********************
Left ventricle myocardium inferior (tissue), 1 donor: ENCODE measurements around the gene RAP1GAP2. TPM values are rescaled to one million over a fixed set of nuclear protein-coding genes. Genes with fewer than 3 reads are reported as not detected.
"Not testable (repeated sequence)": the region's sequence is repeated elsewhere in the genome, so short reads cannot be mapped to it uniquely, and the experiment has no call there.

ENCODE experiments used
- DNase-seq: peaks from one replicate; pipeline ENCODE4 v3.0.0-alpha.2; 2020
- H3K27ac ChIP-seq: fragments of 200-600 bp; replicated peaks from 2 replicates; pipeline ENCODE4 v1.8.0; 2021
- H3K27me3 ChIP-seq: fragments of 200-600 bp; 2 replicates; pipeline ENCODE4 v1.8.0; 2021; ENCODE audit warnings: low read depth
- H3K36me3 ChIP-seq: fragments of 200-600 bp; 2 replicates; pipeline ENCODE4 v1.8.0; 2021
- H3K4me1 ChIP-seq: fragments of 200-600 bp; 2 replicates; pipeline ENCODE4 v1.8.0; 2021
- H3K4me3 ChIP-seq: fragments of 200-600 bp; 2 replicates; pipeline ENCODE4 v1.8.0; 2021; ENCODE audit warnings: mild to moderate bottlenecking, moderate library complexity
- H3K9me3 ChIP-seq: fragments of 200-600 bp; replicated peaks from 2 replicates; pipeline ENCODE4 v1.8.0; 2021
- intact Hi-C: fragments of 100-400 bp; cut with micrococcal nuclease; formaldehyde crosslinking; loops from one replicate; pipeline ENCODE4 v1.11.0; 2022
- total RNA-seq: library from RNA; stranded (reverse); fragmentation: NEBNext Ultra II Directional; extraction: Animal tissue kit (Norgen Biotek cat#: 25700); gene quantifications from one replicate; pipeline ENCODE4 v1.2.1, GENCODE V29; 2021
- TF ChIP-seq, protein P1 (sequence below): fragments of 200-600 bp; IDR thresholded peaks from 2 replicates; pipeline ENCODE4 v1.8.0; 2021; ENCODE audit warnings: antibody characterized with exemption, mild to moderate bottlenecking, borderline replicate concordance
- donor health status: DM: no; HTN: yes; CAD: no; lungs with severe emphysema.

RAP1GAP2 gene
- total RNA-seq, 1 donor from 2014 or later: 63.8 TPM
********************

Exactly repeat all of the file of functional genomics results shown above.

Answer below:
Left ventricle myocardium inferior (tissue), 1 donor: ENCODE measurements around the gene RAP1GAP2. TPM values are rescaled to one million over a fixed set of nuclear protein-coding genes. Genes with fewer than 3 reads are reported as not detected.
"Not testable (repeated sequence)": the region's sequence is repeated elsewhere in the genome, so short reads cannot be mapped to it uniquely, and the experiment has no call there.

ENCODE experiments used
- DNase-seq: peaks from one replicate; pipeline ENCODE4 v3.0.0-alpha.2; 2020
- H3K27ac ChIP-seq: fragments of 200-600 bp; replicated peaks from 2 replicates; pipeline ENCODE4 v1.8.0; 2021
- H3K27me3 ChIP-seq: fragments of 200-600 bp; 2 replicates; pipeline ENCODE4 v1.8.0; 2021; ENCODE audit warnings: low read depth
- H3K36me3 ChIP-seq: fragments of 200-600 bp; 2 replicates; pipeline ENCODE4 v1.8.0; 2021
- H3K4me1 ChIP-seq: fragments of 200-600 bp; 2 replicates; pipeline ENCODE4 v1.8.0; 2021
- H3K4me3 ChIP-seq: fragments of 200-600 bp; 2 replicates; pipeline ENCODE4 v1.8.0; 2021; ENCODE audit warnings: mild to moderate bottlenecking, moderate library complexity
- H3K9me3 ChIP-seq: fragments of 200-600 bp; replicated peaks from 2 replicates; pipeline ENCODE4 v1.8.0; 2021
- intact Hi-C: fragments of 100-400 bp; cut with micrococcal nuclease; formaldehyde crosslinking; loops from one replicate; pipeline ENCODE4 v1.11.0; 2022
- total RNA-seq: library from RNA; stranded (reverse); fragmentation: NEBNext Ultra II Directional; extraction: Animal tissue kit (Norgen Biotek cat#: 25700); gene quantifications from one replicate; pipeline ENCODE4 v1.2.1, GENCODE V29; 2021
- TF ChIP-seq, protein P1 (sequence below): fragments of 200-600 bp; IDR thresholded peaks from 2 replicates; pipeline ENCODE4 v1.8.0; 2021; ENCODE audit warnings: antibody characterized with exemption, mild to moderate bottlenecking, borderline replicate concordance
- donor health status: DM: no; HTN: yes; CAD: no; lungs with severe emphysema.

RAP1GAP2 gene
- total RNA-seq, 1 donor from 2014 or later: 63.8 TPM